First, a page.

The American Journal of Poetry
"Strong Rx Medicine"®

 

Donna Spruijt-Metz

Map of May--July 1956: Living Room with Death Notification

 

Some things just stay with you, even as they don’t.

Or they stay with you as they change within you.

I spent an afternoon drawing as best as I can a map

of the days of my father’s death. What you see

in the top left-hand corner is a sort of homunculus home

distorted by where the blood rushes fastest,

where the wreckage is most unmanageable.

There, the crazy-quilt carpet—green, blood red, gray.

There’s me at six years old, on the carpet that I lived with

so deeply, hours spent alone there, every game built up

around the shapes, the uneven squares of color,

the lines that one could or could not step on,

the punishments I made up for myself, creating

a kind of order. I may never be able to remember

the carpet’s pattern, exactly, but I still dream it

most nights. There in the corner is the pretty pinewood

TV console, the green Bakelite phone. I haven’t drawn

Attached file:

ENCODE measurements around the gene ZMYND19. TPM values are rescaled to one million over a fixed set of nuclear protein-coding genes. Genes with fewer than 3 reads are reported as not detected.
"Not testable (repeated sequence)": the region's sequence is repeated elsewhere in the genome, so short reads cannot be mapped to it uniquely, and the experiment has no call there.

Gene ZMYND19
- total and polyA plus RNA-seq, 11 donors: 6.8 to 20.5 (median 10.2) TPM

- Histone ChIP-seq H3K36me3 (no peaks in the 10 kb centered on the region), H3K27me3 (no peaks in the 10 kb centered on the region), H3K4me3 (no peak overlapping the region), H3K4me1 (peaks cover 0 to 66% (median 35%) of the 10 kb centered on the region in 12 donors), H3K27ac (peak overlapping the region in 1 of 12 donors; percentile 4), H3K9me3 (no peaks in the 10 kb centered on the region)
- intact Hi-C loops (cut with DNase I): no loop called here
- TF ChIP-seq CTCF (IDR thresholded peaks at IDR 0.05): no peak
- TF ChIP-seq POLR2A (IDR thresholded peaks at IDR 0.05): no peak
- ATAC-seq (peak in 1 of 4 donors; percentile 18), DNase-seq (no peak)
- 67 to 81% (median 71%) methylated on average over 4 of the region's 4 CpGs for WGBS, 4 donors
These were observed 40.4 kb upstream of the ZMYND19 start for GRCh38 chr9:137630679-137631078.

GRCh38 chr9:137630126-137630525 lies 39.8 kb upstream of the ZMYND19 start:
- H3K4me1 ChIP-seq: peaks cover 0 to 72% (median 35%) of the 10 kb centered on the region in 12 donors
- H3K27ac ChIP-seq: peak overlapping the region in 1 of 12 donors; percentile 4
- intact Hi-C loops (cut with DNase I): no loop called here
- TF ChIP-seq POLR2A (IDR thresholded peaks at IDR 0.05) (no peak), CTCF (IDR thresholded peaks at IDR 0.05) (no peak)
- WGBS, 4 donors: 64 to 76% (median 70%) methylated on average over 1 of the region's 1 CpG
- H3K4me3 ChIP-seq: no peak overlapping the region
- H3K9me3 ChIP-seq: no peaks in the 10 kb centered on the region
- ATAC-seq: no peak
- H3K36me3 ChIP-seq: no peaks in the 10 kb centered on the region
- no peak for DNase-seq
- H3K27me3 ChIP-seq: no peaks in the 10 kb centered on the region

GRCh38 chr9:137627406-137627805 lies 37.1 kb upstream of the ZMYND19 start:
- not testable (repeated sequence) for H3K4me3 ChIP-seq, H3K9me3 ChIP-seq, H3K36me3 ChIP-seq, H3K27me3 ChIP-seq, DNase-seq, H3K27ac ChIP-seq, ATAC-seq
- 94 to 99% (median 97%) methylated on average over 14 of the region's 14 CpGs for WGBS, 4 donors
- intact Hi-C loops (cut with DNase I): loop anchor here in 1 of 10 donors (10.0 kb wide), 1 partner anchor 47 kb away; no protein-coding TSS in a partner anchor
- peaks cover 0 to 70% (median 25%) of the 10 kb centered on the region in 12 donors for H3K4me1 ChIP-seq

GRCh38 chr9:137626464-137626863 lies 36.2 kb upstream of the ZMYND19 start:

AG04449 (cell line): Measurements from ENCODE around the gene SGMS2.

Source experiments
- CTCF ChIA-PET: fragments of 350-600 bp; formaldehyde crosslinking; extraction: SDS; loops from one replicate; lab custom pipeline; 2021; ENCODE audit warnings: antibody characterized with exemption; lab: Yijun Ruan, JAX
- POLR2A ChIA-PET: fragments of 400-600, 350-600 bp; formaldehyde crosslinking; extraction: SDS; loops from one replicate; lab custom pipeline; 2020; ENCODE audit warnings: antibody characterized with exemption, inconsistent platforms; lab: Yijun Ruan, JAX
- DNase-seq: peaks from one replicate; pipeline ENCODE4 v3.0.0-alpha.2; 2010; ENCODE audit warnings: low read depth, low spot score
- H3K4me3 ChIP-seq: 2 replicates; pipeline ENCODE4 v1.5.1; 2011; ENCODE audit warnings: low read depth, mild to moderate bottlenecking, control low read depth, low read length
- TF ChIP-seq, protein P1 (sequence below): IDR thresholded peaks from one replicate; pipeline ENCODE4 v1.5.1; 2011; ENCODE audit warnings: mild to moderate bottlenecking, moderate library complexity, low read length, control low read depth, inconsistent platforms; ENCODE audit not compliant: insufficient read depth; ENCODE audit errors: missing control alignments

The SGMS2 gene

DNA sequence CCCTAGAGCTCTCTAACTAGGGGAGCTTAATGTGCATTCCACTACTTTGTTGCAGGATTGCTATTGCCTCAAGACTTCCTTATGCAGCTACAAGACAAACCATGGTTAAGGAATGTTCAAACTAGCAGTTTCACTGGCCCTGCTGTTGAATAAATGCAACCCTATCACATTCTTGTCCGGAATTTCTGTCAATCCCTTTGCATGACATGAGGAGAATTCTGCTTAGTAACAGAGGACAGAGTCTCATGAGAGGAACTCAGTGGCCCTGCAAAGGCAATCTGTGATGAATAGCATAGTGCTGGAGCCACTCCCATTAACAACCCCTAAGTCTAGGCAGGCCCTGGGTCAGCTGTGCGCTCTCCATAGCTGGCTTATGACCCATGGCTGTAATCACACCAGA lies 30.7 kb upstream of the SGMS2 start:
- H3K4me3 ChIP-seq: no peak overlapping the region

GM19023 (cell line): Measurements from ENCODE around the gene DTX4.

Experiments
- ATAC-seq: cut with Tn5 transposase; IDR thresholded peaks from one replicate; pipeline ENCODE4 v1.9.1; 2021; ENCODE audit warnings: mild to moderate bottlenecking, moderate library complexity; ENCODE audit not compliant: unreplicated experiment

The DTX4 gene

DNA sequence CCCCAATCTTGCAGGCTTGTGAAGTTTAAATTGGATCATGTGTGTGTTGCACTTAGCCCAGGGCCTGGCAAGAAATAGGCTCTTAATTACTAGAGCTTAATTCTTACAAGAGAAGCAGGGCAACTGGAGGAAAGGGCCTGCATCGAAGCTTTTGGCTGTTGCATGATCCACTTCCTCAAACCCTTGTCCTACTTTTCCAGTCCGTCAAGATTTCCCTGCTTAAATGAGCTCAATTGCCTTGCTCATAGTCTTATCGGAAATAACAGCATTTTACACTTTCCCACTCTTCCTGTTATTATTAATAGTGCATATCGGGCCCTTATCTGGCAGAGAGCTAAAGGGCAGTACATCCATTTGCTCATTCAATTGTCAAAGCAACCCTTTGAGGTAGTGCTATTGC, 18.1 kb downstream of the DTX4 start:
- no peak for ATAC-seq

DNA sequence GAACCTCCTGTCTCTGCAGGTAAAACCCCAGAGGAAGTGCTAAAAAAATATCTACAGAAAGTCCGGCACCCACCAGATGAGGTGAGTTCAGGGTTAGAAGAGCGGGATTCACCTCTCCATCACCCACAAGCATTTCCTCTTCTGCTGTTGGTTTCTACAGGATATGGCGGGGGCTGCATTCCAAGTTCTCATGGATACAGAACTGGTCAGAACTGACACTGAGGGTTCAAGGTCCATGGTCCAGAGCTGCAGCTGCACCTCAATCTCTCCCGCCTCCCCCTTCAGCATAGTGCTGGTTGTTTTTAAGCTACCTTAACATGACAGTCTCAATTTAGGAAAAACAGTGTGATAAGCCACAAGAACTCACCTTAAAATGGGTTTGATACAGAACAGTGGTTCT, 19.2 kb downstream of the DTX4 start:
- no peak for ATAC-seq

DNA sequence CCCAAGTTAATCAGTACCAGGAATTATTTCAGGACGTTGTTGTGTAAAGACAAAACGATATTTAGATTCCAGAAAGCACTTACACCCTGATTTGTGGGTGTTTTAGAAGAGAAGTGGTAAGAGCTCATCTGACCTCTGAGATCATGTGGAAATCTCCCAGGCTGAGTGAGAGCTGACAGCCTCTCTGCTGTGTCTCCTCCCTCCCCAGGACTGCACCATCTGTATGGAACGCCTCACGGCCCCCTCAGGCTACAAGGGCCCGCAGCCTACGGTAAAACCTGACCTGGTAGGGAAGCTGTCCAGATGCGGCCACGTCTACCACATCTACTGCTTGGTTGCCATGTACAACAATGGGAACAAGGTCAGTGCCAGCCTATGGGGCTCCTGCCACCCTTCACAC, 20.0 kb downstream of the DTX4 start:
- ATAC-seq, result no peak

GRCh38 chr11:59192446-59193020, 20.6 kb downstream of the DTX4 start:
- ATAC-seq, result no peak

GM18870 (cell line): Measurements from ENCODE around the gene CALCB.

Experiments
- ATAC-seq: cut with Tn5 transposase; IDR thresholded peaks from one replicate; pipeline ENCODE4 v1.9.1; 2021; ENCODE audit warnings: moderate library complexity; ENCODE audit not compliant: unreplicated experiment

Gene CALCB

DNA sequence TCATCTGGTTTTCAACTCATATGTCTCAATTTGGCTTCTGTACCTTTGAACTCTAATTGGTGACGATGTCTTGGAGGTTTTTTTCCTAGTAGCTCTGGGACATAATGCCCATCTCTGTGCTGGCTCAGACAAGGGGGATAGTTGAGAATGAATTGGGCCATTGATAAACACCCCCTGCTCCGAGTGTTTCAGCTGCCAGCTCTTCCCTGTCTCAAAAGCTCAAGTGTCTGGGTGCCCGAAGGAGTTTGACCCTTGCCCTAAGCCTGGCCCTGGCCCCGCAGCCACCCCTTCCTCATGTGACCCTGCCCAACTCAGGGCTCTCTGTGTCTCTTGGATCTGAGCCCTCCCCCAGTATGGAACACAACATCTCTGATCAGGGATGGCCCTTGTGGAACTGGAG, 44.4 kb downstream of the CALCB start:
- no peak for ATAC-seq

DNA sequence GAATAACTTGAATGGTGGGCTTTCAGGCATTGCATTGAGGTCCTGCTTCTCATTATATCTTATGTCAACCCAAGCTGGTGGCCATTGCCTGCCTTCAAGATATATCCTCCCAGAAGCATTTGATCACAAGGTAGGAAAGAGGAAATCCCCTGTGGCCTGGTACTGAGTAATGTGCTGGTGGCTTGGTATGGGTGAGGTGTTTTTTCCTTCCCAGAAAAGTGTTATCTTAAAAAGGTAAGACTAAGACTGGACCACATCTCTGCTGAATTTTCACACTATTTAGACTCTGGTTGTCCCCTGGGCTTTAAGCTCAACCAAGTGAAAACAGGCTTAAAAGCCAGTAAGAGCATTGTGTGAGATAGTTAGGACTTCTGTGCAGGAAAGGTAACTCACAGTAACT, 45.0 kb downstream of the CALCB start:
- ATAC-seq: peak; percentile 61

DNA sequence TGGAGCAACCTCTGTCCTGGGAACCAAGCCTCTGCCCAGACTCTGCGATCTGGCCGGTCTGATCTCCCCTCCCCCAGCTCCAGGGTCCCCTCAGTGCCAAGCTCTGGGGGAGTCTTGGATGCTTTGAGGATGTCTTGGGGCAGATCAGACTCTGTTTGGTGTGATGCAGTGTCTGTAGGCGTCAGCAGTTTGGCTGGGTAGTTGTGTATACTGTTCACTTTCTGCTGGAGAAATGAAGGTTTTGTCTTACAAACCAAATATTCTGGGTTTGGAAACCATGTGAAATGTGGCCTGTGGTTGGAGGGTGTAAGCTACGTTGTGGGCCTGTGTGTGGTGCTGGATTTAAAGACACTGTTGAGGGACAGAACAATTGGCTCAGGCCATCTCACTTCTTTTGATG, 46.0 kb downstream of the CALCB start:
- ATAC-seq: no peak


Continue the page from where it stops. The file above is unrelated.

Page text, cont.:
the ringing, I can’t draw the line of light that seemed

to stretch, peyote style, from my umbilicus to the phone,

to the sound of it ringing. To the sound of it being

picked up. There, floating off to the left, my mother’s

bedroom, where you cannot see the sounds she made

because I can’t draw them. At the time I couldn’t

identify them. The wail, the sounds of a wounded animal 

and then all the things being hurled, breaking.

 

 

 

DONNA SPRUIJT-METZ is a poet, translator, and Professor of Psychology and Preventive Medicine at the University of Southern California in Los Angeles. Her first career was as a professional flutist. Her poetry has appeared or is forthcoming in venues such as Occulum, Naugatuck River Review, Juked and Poetry Northwest. Her chapbook, Slippery Surfaces, is forthcoming from Finishing Line Press in 2019.

 

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